Clarke acknowledges the temptation to try to field an unchanged, winning team throughout the Ashes series - set to conclude in Sydney.
But he knows too that Australia's selectors will not do so without first assuring themselves those same 11 players who proved too good for England in Brisbane, Adelaide, Perth and Melbourne are the same ones best suited to prevailing conditions at the SCG.
Clarke is not about to overreact at this stage to an untypically green tinge in the surface at his home ground, where spin is traditionally a basic requirement for a balanced attack.
With all-rounder Shane Watson able to bowl in the nets, despite the groin trouble he had in Australia's victory in Melbourne last week, even on a 'greentop' the hosts can therefore have four seam options - leaving room for off-spinner Nathan Lyon to be retained.
Clarke said: "I think it would be extremely romantic [to stick with same team].
"But you've got to pick the best 11 players to help you have success in the conditions you're playing.
"If conditions turn out to be similar to what they have been in the past four Test matches, then I think the selectors will go that way."
He acknowledged, however, the unfamiliar appearance of the Test strip - one which meant he was unable to name his own team, and also England's.
Clarke has made a habit in this series of reeling off England's likely line-up, not unerringly but with some success, on the eve of each Test.
This time, he said: "That's as much grass as I've seen on an SCG pitch.
"Looking at it today, I think it would certainly suit the fast bowlers, but ... I think the forecast is pretty warm for the week, so I still believe spin will play a part throughout the Test match."
Asked about the two team sheets, he added: "I don't have either. It's a sad day, isn't it?
"I have given it some thought, but I think the wicket will determine what England do."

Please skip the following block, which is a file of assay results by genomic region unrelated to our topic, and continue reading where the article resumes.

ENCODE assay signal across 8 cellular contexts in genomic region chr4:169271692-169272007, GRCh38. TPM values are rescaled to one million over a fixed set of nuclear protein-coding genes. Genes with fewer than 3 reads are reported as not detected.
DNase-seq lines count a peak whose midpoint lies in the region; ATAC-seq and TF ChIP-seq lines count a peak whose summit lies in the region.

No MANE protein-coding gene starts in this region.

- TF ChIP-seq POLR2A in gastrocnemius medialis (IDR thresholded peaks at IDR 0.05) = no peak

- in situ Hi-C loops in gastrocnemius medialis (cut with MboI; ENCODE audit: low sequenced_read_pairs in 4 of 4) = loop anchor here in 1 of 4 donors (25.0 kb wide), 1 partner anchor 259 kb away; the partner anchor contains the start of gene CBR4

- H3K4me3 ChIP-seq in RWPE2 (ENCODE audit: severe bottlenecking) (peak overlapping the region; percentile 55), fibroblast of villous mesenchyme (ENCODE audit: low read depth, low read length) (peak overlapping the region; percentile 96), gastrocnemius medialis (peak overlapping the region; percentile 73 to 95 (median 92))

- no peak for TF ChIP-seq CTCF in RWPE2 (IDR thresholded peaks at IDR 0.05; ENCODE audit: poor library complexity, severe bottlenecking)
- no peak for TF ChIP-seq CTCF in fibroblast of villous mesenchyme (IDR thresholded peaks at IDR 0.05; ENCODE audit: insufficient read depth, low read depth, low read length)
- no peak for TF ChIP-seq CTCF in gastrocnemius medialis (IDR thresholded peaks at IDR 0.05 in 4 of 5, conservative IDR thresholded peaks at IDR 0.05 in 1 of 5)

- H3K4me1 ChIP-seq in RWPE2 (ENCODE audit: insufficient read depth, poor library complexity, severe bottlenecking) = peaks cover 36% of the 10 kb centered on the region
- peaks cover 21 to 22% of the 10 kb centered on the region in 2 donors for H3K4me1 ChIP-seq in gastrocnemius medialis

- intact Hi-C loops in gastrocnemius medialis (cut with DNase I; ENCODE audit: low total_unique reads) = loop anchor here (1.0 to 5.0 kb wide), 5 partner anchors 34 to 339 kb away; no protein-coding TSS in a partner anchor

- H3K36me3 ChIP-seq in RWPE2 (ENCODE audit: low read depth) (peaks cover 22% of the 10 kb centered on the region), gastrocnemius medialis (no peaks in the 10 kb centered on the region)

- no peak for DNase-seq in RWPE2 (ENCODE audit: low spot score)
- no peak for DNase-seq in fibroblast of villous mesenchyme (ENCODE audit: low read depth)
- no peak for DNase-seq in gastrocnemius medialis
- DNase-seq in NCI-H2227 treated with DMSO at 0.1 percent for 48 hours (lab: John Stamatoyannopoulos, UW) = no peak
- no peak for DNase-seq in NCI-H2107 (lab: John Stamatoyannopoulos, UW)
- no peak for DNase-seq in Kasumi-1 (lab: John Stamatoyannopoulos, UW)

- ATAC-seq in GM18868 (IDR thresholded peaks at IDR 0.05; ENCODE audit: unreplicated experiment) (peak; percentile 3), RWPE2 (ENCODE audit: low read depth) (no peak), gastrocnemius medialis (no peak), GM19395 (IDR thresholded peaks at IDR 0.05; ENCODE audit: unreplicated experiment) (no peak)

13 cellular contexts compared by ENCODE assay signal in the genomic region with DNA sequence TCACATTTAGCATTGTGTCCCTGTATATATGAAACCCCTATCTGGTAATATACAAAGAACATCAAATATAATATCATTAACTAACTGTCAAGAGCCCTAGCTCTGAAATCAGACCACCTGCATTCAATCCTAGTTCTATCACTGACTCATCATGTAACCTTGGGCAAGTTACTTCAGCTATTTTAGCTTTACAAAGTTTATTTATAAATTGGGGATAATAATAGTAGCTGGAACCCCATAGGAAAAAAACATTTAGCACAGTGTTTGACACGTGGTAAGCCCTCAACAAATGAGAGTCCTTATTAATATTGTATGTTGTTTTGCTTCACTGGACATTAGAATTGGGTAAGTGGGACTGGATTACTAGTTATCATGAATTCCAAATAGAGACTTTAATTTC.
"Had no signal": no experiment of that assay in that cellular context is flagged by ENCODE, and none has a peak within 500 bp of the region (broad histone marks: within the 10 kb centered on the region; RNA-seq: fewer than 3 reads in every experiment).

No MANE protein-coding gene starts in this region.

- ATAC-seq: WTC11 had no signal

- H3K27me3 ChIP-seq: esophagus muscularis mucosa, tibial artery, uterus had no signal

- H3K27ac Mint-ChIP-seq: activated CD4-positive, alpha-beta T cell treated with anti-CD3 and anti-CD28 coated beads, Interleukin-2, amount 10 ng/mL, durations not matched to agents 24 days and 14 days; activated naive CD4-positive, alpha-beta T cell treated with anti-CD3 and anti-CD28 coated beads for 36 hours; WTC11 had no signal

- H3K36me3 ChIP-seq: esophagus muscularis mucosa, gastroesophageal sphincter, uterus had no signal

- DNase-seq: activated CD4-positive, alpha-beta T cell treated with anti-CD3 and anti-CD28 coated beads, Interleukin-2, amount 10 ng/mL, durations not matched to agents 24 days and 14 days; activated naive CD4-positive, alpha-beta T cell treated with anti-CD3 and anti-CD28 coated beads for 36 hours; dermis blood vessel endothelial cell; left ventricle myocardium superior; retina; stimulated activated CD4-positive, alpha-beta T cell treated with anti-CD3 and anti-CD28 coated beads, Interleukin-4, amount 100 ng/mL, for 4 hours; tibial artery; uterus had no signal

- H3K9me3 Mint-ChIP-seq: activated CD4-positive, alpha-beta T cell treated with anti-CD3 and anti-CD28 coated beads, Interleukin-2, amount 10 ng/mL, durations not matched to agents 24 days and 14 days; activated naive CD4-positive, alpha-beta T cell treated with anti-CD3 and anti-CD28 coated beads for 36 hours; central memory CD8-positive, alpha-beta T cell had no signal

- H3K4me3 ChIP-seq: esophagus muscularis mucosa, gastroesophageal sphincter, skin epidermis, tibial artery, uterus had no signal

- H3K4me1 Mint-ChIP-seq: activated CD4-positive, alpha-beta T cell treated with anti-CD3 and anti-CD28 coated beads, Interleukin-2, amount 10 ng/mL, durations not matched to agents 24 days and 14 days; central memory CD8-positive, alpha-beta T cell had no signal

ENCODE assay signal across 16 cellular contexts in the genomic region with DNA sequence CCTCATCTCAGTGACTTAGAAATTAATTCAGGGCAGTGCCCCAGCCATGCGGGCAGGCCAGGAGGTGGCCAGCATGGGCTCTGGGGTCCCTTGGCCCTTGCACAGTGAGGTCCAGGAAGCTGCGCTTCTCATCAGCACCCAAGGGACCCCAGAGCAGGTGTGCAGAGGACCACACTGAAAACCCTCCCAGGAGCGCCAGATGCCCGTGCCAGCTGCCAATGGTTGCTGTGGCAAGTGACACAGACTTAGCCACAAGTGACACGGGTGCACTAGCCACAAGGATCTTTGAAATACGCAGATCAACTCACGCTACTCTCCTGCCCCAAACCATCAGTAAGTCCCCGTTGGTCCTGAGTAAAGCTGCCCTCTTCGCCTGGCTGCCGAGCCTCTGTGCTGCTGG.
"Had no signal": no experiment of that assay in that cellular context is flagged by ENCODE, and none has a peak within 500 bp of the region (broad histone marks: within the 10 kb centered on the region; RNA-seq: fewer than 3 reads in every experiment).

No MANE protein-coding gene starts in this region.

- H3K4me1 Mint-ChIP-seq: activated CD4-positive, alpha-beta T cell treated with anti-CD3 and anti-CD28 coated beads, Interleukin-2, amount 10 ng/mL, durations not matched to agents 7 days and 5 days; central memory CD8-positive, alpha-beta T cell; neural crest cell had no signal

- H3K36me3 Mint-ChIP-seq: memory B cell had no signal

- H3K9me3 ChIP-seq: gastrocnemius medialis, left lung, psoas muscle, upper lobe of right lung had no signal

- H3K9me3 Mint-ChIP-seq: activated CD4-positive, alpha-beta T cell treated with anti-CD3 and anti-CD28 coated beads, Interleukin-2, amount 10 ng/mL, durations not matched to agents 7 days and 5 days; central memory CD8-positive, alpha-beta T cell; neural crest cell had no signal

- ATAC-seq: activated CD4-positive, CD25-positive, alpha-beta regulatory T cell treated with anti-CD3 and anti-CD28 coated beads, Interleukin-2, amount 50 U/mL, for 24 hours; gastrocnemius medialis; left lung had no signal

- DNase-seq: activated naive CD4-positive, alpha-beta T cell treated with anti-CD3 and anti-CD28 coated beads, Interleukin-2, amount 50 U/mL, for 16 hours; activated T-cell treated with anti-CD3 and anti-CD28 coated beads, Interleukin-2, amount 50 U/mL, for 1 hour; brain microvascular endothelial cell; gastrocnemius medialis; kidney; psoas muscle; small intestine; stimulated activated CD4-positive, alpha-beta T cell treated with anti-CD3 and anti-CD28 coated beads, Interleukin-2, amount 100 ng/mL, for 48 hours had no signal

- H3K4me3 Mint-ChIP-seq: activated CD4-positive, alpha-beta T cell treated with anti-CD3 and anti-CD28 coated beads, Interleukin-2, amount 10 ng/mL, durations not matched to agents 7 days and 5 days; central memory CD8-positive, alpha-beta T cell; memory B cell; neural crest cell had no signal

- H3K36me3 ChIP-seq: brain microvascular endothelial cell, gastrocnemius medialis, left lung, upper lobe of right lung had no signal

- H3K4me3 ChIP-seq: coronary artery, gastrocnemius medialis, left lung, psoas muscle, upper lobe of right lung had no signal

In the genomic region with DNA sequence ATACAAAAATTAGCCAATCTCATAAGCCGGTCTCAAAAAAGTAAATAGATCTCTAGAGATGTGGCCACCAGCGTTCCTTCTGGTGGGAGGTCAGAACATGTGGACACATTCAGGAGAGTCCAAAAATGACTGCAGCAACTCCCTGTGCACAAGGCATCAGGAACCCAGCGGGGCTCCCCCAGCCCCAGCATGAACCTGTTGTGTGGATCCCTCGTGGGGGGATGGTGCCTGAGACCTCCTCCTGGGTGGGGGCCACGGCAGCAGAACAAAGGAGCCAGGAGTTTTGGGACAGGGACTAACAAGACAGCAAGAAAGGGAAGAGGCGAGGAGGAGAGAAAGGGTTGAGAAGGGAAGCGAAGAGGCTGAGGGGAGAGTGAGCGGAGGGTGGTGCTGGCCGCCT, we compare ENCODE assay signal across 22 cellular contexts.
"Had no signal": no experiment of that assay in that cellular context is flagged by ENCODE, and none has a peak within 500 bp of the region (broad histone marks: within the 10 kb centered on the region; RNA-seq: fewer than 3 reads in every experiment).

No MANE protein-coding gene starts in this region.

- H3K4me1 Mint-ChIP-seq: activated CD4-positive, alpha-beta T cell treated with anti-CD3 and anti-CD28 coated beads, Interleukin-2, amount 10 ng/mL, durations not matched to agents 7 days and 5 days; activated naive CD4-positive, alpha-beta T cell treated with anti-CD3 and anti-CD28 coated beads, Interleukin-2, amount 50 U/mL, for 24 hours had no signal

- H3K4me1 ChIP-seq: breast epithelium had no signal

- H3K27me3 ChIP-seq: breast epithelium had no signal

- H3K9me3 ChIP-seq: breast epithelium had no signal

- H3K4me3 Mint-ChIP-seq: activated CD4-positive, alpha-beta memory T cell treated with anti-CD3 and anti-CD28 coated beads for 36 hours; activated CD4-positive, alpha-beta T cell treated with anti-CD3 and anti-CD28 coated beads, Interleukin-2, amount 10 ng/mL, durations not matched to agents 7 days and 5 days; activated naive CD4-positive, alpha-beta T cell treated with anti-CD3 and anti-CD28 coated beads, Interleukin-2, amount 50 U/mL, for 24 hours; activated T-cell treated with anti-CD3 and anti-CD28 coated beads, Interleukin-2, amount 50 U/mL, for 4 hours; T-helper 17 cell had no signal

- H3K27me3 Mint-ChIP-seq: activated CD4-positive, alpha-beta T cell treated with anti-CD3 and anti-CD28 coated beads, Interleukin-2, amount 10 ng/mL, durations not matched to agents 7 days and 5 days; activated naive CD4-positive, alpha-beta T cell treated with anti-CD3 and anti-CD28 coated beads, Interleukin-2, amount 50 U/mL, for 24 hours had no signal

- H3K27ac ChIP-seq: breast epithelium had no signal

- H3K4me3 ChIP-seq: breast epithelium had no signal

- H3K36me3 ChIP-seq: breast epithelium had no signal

There are strong hints that England may field as many as three debutants on Friday, as they try to avoid that 5-0 whitewash.
Clarke can empathise with the tourists, having led his team to a 3-0 series defeat in England just last summer.
"When you're not performing well as a team, [everyone] seems to notice everything," he said.
"When you're winning, you get away with murder. Everything seems to be covered over.
"You don't mean to drop catches; you don't mean to make no runs.
"We all get out of bed every day and train as hard as we do to try to perform - but it's a tough game."
Clarke still remembers the boos which came his way from the home crowd when England were winning down under three years ago.
Times have changed, but he is not about to forget - or pretend there will not be difficult days ahead again at some point.
"To ride the highs and lows makes you enjoy the success you have," he said.
"You need to find a way to get through the tough times, and then there's the other side - when you perform well, and the team does well, and the same people that booed you stand and applaud.
"That's obviously a very special feeling.
"I've copped a fair bit of stick, but even through that time I've had a lot of support from family and close friends.
"That's what probably makes this series so special to the team and me personally - a thank you to the people who have supported us."
It will be all the sweeter for him then if Australia can win again here, and he is confident he has the right men on his side to help them do that.
"I think that desire burns within every single player in the changing room," Clarke said.
"I think we showed (that) with the way we played at the MCG. This Test is no different."